Chinese given name

From Academic Kids

Chinese given names (Chinese: 名字; pinyin: mngz) are made up of one or two characters. Unlike Western personal names, there is great variety in assigning Chinese given names. Chinese names can consist of any character and contain almost any meaning. Unlike the Western convention, it is extremely frowned upon to name a person after someone else, and cases where people have the same name are almost universally the result of coincidence rather than intention. The common Western practice of naming the children after their parents, ancestors, or historical figures is almost a taboo in Chinese culture.

In some families, the first of the two characters in the personal name is shared by all members of a generation and these generation names are worked out long in advance. In some families there is a small number of generational names through which are cycled. Together, these generation names may be a poem about the hope or history of the family. There are also other conventions. It is frequently the case that girls will be given names which reflect "feminine" characteristics or be named after plants or flowers.

Chinese females sometimes have doubled names (e.g. Xiu-xiu, Xiao-xiao). This practice also extends to males (e.g. Yoyo Ma). Siblings' names are frequently related. For example, one child may be named "sun" while his sister may be named "moon."

Chinese personal names also reflect periods of history. Chinese names often do not just represent the environment or the time. For example, many Chinese born during the Cultural Revolution have revolutionary names such as "strong country" or "eastern wind". In Taiwan, it had been common to incorporate one of the four characters of the name "Republic of China" into boys' names. When writing names in Latin Alphabets, often Singaporean Chinese names are vocalised in Teochew, Hokkien, Hainanese or Cantonese sounds. This is obvious especially in the surname, for example, "Cai" (蔡) is pronouced as "Chua" in Teochew, but "Choi" in Cantonese. From the 1950s until the early 1980s, many Chinese names also included the popular "Fu" (福), which means prosperity, and were often written and pronouced as "Hock" in Hokkien. For some traditional families, generation names are still used.

Within families, adults rarely refer to each other by personal names. Adult relatives and children referring to adults generally use a family title such as big sister, second sister, third sister and so on. As is the case in the West, it is considered rude for a child to refer to parents by their given name, but unlike the West this taboo is extended to all adult relatives.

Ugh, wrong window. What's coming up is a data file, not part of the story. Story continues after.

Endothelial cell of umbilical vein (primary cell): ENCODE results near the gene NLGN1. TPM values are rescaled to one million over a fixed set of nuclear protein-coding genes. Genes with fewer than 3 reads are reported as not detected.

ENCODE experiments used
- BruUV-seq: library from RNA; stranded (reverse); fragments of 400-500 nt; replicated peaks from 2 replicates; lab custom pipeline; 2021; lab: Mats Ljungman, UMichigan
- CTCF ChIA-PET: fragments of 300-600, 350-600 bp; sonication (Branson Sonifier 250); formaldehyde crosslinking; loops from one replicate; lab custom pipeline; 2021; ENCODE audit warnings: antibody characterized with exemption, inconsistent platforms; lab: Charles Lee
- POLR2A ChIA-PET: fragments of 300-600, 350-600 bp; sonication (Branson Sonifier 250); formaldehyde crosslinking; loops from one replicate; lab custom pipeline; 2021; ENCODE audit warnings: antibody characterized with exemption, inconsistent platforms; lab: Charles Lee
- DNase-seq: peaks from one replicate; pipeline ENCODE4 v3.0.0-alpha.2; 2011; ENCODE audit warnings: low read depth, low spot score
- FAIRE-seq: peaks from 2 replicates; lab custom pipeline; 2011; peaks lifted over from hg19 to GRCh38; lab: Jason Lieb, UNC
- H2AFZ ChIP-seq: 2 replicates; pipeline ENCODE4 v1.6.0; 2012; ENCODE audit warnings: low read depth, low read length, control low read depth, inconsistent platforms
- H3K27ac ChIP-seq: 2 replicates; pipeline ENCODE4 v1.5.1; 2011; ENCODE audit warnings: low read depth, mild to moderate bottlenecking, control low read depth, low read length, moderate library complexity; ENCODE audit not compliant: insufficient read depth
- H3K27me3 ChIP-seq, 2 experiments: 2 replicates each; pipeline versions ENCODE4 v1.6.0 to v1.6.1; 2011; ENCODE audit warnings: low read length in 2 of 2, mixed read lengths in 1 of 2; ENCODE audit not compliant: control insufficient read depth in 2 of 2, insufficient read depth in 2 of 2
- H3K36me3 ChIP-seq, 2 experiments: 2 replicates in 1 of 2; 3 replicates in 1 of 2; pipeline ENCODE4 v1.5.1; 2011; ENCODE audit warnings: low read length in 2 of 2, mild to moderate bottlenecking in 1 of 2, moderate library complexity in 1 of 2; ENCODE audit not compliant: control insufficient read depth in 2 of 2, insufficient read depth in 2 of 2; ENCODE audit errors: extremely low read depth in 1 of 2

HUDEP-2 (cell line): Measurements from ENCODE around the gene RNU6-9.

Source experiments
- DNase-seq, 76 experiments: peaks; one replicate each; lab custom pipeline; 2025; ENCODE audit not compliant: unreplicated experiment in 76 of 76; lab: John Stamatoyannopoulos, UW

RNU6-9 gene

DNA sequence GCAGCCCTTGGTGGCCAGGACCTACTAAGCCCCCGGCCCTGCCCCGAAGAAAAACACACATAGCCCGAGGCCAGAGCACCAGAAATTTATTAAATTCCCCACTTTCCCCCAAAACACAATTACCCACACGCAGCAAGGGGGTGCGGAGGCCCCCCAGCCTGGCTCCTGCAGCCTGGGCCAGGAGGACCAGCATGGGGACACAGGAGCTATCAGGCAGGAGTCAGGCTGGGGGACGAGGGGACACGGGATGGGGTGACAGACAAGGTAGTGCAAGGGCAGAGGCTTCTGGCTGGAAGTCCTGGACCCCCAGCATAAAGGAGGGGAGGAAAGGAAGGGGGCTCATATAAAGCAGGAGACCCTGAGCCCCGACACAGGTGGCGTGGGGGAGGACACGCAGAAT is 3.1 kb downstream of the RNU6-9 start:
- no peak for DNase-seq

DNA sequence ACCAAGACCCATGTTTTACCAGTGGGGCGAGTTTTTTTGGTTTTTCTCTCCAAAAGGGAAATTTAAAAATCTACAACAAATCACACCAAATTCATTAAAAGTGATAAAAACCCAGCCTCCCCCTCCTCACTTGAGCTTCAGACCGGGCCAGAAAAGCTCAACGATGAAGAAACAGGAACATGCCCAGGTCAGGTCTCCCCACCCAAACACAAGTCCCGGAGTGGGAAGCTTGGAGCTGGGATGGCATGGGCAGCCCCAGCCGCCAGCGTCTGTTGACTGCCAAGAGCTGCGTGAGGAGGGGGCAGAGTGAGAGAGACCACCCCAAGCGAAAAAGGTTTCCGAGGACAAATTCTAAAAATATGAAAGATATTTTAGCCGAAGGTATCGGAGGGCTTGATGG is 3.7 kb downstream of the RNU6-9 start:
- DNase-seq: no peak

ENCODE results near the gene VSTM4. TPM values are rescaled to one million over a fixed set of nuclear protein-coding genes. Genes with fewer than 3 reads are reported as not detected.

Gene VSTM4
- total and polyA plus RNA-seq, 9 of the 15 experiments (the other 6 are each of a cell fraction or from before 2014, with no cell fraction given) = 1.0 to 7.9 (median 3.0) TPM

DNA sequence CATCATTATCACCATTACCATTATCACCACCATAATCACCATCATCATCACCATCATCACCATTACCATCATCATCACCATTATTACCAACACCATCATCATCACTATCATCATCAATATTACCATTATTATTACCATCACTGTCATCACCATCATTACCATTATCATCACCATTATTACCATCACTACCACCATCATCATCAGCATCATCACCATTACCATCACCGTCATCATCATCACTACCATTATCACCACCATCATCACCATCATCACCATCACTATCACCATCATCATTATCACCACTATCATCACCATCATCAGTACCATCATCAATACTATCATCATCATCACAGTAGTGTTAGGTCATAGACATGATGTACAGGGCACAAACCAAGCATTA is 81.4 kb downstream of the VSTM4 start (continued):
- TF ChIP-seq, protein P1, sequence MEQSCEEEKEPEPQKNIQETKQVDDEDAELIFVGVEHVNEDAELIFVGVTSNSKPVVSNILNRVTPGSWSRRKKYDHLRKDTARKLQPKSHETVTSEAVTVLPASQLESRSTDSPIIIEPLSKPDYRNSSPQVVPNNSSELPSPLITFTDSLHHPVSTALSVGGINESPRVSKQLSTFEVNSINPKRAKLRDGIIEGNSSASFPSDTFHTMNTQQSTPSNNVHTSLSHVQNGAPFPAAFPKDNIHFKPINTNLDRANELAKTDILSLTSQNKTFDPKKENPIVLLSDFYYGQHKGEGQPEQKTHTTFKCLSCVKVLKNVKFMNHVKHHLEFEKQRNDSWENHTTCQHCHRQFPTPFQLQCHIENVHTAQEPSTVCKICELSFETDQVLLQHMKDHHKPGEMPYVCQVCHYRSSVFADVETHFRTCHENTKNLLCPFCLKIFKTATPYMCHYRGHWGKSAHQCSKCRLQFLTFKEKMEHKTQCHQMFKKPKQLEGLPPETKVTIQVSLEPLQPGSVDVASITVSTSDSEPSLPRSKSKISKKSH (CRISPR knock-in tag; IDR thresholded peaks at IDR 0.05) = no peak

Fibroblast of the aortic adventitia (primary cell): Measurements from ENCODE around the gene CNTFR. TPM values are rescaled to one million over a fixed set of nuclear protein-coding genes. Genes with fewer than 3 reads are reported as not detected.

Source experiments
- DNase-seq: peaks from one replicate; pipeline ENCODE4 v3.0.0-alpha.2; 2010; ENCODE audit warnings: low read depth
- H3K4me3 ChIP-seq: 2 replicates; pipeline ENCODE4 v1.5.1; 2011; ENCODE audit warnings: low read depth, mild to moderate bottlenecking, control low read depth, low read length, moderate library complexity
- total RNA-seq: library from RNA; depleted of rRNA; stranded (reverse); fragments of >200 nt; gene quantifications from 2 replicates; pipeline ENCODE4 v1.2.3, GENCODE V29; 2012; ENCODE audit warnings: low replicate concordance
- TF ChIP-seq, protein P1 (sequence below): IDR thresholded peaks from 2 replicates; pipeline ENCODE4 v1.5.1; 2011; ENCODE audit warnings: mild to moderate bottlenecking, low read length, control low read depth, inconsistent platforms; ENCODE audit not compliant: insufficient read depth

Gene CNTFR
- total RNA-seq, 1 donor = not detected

When speaking of non-family social acquaintances people are generally referred to by a title (for example Mother Li or the Wife of Chu). Personal names are used when referring to adult friends or to children. Occasionally a person will be referred to as "lao" (old) followed by the last name or "xiao" (young) followed by the last name.

Most Chinese also have a "little name" which their parents and close family and friends call them. These names are generally not used by anyone outside this close circle.

Nicknames are usually alteration of the given name, sometimes they are based on the persons' physical attributes, speaking style or even their first word. In Hokkien- and Cantonese-speaking areas, a nickname will often consist of the diminutive Ah, followed by part of the given name (usually the last character). The nicknames are rarely used in formal or semi-formal settings. One exception to this is Chen Shui-bian who is commonly known as A-bian even in more formal settings such as newspaper articles.

In former times, it was common for males to acquire a zi, or style name, upon reaching maturity, and for prominent people to have posthumous names, and rulers temple names. This is rarely the case now, although Chinese writers will frequently take a pen name.

Many Chinese will have a Western name in addition to the Chinese name. For example, the Taiwanese politician Soong Chu-yu is also known as James Soong. Among American-born Chinese, it is common practice to be referred to primarily by the Western name and to using the Chinese name as a middle name, while recent immigrants tend to use their given Chinese name as the legal name and adopting a Christian name for casual use.

See also

External links

eo:Ĉinaj personaj nomoj


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